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Vision and commitment to telling untold stories, history and culture through media arts and documentary filmmaking

CALLED UP documentary screening at UCLA's Athletic Hall of Fame
celebrates the university's Beloved Community Initiative

(LOS ANGELES) The filmmaking team of Raymond Bell and Doug Harris recently screened their PBS documentary CALLED UP: The Emmett Ashford Story at UCLA to an intimate crowd on campus as part of the university's "Beloved Community Initiative" weeklong series of events in honor of Martin Luther King Jr. and Jackie Robinson.

Emmy award winning sports producer Raymond Bell, executive producer of CALLED UP and UCLA alumnus arranged the screening in conjunction with the school's Community Programs Office to present the film to Emmett Ashford's hometown in Los Angeles before the PBS broadcasts later this summer during the 2022 baseball season.

"The post screening panel discussion was just as long as the fim, and it created an exciting dialogue from the audience," says filmmaker Doug Harris. "Presenting our film on the 75th anniversary of Jackie Robinson breaking the color barrier in Major League Baseball was very special for our production team."

UC Berkeley football alumni organize "Black to Cal"
tailgate event to network with black students at university

(BERKELEY,CA) UC Berkeley's recent downward spiral in the enrollment of black students has been of great concern to many, and a team of the university's black football alumnus are stepping up to address this pressing issue.  Led by former Golden Bears players Brian McGhee, Majett Whiteside and Hardy Nickerson, the trio recently organized the "Black to Cal" tailgate event for alumni to form a close bond with the university's current black students.

The on-campus event was held at the Fannie Lou Hamer Center prior to the season-ending Cal vs USC football game, and provided an enjoyable networking opportunity for students and alumni to positively engage.  The tailgate was a kick-off for future events being planned by the group of ex-Golden Bears.

Doug Harris (right) on the studio set with CBS San Francisco sportscaster Vern Glenn for Sunday night GAMEDAY

All American: The Walter Gordon Story

All American
is a one-hour documentary being produced to explore Walter Gordon’s storied life through a lens to analyze his pioneering challenges and accomplishments, in comparison to the current state of progress that has or has not been made with race relations today.

In 1918, Walter Gordon became the West Coast’s first college football All American for the California Golden Bears.  This monumental achievement would catapult his career journey as an early 20th century African American civil rights activist and social justice pioneer.  Faced with the early rigors of racism, filmmaker Doug Harris chronicles the challenges Walter Gordon encountered as a police officer, coach, attorney, NAACP president, state official, governor and federal judge.

Prior to the great WWII migration of African Americans to the Bay Area, Walter Gordon set out to uplift his community through law enforcement as Berkeley's first black police officer, while also attending law school at UC Berkeley's prestigious Boalt School of Law and serving as an assistant coach for the Golden Bears football team, all at the same time.  This was a feat that many today would deem unimaginable.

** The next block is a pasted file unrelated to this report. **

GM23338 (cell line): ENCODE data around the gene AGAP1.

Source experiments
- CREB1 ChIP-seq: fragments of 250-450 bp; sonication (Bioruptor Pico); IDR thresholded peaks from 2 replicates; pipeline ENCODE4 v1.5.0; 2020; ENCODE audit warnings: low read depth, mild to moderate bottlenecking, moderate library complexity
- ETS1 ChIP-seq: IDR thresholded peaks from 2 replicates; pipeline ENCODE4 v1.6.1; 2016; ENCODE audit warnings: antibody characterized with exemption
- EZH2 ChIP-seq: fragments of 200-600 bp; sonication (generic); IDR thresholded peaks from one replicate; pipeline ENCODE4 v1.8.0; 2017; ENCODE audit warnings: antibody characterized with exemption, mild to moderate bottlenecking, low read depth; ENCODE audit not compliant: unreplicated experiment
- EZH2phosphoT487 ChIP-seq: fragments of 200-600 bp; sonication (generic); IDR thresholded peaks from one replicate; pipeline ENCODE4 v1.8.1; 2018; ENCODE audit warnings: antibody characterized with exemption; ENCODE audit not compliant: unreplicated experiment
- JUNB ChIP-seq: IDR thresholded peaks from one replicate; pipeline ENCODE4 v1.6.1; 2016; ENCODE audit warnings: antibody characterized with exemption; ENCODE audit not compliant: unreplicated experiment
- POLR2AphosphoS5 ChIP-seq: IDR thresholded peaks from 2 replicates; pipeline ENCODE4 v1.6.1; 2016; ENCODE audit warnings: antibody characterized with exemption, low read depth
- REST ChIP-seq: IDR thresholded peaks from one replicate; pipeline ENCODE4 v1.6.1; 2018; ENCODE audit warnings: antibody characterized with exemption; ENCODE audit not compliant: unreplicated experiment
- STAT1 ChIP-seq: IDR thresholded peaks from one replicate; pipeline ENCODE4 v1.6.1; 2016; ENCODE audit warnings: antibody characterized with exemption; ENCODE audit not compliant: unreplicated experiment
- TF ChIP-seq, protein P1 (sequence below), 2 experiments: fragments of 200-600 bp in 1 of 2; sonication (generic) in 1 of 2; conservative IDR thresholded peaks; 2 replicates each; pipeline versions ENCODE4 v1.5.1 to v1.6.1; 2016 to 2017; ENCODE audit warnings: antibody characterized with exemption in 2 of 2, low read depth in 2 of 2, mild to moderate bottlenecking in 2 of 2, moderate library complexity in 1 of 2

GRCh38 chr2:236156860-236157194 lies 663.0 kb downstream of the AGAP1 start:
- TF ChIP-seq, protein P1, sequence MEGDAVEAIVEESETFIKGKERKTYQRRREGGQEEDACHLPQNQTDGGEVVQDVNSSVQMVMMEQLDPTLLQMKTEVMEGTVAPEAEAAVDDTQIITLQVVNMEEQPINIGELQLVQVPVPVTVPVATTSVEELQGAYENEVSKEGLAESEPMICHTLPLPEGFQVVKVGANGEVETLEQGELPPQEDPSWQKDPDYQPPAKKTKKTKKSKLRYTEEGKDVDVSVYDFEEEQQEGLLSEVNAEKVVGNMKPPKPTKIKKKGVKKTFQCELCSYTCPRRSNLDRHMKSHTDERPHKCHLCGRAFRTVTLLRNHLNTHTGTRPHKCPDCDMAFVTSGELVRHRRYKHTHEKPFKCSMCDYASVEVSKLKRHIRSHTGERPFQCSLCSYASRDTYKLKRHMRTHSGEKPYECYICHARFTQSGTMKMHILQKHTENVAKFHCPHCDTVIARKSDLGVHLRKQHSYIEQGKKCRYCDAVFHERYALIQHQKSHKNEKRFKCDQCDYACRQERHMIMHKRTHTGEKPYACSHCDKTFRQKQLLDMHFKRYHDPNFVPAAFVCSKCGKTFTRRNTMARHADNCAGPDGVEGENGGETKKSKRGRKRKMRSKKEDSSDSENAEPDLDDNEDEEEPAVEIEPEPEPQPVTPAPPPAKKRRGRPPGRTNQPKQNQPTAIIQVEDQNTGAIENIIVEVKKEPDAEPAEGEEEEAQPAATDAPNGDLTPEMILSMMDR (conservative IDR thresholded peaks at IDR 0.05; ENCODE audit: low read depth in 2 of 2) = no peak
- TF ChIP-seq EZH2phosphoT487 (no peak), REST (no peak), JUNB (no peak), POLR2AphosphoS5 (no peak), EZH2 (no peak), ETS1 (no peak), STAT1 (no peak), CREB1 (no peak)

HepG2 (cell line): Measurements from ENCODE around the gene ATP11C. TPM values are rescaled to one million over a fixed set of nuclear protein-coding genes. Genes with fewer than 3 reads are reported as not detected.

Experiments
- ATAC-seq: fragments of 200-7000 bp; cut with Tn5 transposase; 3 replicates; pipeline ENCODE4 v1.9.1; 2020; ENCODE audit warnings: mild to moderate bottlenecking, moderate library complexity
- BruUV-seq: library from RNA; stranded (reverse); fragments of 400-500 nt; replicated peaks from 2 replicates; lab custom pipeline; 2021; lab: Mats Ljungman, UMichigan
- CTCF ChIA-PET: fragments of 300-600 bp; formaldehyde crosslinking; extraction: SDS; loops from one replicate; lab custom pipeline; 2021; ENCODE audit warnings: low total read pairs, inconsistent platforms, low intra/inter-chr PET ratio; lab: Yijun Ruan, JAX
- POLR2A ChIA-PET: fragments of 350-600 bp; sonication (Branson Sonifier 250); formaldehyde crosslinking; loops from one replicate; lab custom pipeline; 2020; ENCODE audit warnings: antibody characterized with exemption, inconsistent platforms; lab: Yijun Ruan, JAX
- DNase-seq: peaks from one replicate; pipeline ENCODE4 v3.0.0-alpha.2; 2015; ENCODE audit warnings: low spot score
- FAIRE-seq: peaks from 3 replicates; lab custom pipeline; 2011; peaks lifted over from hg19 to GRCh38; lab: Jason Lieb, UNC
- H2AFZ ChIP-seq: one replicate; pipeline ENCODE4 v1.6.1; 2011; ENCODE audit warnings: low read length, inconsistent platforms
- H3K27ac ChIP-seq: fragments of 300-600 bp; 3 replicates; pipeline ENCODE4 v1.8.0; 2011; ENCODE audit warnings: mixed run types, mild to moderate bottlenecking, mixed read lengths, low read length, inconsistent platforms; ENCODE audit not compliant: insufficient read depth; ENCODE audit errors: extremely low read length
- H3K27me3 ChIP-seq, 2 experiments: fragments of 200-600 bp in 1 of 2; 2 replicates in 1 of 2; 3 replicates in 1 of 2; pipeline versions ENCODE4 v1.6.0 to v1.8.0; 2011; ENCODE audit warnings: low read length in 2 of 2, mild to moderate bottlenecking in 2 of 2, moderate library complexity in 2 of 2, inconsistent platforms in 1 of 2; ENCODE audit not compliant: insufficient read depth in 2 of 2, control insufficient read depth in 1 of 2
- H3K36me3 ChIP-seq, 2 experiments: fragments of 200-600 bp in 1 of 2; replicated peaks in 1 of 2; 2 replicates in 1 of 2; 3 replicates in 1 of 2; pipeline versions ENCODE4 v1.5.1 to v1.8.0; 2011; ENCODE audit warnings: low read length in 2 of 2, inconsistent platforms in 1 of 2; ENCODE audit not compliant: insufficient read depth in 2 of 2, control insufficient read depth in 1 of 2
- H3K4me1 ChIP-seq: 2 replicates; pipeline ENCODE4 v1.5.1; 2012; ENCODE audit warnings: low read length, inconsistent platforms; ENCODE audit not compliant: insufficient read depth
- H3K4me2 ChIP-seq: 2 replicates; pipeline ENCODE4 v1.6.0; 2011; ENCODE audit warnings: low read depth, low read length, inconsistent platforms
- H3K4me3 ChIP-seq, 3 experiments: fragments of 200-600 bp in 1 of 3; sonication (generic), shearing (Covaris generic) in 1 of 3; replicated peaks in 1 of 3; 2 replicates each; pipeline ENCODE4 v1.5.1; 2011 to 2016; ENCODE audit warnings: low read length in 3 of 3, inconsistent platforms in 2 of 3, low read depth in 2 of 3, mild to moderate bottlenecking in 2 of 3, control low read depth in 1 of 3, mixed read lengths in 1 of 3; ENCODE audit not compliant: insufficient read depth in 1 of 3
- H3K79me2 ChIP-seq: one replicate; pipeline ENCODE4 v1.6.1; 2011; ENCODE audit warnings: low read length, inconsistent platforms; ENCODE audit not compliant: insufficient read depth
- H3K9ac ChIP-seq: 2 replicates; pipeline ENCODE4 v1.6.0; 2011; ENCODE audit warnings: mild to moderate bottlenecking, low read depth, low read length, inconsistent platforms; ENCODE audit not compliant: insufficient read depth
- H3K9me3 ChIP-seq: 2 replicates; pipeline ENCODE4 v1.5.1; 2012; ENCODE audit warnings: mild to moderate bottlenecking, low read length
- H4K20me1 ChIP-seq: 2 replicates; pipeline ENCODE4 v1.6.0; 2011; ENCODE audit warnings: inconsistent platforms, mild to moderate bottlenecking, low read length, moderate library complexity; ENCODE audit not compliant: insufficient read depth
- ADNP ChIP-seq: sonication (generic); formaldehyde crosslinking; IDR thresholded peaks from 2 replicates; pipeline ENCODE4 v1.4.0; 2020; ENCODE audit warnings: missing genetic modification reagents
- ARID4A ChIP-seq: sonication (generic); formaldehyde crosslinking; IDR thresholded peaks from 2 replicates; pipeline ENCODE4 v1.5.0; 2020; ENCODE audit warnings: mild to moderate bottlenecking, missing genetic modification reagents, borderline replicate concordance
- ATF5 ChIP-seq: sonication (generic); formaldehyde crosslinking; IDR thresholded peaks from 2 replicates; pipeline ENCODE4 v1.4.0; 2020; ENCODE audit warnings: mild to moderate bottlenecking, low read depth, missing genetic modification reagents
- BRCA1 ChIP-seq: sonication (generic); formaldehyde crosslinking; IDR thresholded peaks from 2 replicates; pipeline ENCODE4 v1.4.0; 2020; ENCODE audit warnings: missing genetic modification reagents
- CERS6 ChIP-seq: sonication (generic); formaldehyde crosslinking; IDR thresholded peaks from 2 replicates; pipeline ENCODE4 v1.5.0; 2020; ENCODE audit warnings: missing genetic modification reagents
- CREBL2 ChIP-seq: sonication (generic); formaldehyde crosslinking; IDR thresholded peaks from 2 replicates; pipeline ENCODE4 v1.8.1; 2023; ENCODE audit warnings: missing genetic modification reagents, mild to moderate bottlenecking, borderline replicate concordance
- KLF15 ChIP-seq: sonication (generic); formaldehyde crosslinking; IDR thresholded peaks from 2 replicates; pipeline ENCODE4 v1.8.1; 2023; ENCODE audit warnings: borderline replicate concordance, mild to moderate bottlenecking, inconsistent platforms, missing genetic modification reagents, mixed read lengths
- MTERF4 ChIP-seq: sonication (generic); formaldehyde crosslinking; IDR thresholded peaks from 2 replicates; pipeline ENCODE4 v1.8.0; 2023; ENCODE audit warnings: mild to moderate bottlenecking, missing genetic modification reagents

After graduating from law school in 1923, he added to his full plate by becoming the president of the Berkeley/Oakland chapter of the NAACP where he led the ongoing fight against racial discrimination and became a leader in the early fight for civil rights and social justice.  After retiring from the police department in 1931, he opened up his law practice in Berkeley and began positioning himself for an even bigger role in state and federal government.

In 1943, California Governor Earl Warren appointed Walter Gordon to a top post with the parole board where he would play an integral role in helping to reorganize the state's prison system while serving as the chairman of the Adult Authority for nine years, then being named the governor of the U.S. Virgin Islands by President Dwight Eisenhower in 1955.  After serving his term as governor, he would finish his career as a federal judge from 1958 to 1969.

All American is being produced in conjunction with the East Bay Media Center in Berkeley, and is slated for PBS airing through station partner KVIE Sacramento.  "This is one of the most challenging films that I have ever produced, and it's a truly amazing story that demonstrates the important role that African Americans from Berkeley have played in the civil rights struggle throughout our country," says filmmaker Doug Harris.
Documentary Photo Exhibit
The Documentary Photo & Video Exhibit
is an art project that was originally slated for exhibition this Spring, but due to the COVID-19 pandemic and temporary closure of Richmond Museum of History in Richmond, California, this exhibit has been changed into a full online presentation here at

I was excited to present this blend of archival photos and video clips from our award winning four-part An Exploration of Our History documentary series on the walls at the museum.  By changing a negative into positive, we crafted this presentation to offer a considerably larger number of photos and video clips that now give viewers an even larger perspective of the rich history and black experience in North Richmond, California.

Documentary Reel
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